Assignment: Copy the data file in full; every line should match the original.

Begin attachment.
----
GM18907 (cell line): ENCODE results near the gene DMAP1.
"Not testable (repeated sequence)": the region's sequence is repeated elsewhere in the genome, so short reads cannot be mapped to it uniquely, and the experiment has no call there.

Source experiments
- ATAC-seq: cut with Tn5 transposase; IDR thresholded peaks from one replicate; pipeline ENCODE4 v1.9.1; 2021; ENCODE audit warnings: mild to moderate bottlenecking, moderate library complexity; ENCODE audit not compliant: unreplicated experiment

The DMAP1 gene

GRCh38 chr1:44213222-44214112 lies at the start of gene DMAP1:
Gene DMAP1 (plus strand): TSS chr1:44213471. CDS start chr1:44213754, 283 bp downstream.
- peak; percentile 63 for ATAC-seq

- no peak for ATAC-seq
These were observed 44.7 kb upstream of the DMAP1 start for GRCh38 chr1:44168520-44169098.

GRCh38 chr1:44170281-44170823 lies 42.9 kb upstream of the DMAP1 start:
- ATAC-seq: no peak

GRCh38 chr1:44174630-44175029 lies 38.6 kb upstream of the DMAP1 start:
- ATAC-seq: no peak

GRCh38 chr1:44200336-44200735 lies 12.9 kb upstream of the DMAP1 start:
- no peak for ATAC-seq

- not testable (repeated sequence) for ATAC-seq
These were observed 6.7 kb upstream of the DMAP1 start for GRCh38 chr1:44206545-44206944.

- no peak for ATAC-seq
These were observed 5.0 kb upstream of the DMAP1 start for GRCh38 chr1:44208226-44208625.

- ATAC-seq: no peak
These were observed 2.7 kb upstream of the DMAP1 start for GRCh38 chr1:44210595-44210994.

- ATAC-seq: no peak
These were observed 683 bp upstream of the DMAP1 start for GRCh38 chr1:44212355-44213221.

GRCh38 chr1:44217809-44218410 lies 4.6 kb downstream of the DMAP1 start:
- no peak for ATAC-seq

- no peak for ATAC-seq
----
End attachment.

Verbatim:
GM18907 (cell line): ENCODE results near the gene DMAP1.
"Not testable (repeated sequence)": the region's sequence is repeated elsewhere in the genome, so short reads cannot be mapped to it uniquely, and the experiment has no call there.

Source experiments
- ATAC-seq: cut with Tn5 transposase; IDR thresholded peaks from one replicate; pipeline ENCODE4 v1.9.1; 2021; ENCODE audit warnings: mild to moderate bottlenecking, moderate library complexity; ENCODE audit not compliant: unreplicated experiment

The DMAP1 gene

GRCh38 chr1:44213222-44214112 lies at the start of gene DMAP1:
Gene DMAP1 (plus strand): TSS chr1:44213471. CDS start chr1:44213754, 283 bp downstream.
- peak; percentile 63 for ATAC-seq

- no peak for ATAC-seq
These were observed 44.7 kb upstream of the DMAP1 start for GRCh38 chr1:44168520-44169098.

GRCh38 chr1:44170281-44170823 lies 42.9 kb upstream of the DMAP1 start:
- ATAC-seq: no peak

GRCh38 chr1:44174630-44175029 lies 38.6 kb upstream of the DMAP1 start:
- ATAC-seq: no peak

GRCh38 chr1:44200336-44200735 lies 12.9 kb upstream of the DMAP1 start:
- no peak for ATAC-seq

- not testable (repeated sequence) for ATAC-seq
These were observed 6.7 kb upstream of the DMAP1 start for GRCh38 chr1:44206545-44206944.

- no peak for ATAC-seq
These were observed 5.0 kb upstream of the DMAP1 start for GRCh38 chr1:44208226-44208625.

- ATAC-seq: no peak
These were observed 2.7 kb upstream of the DMAP1 start for GRCh38 chr1:44210595-44210994.

- ATAC-seq: no peak
These were observed 683 bp upstream of the DMAP1 start for GRCh38 chr1:44212355-44213221.

GRCh38 chr1:44217809-44218410 lies 4.6 kb downstream of the DMAP1 start:
- no peak for ATAC-seq

- no peak for ATAC-seq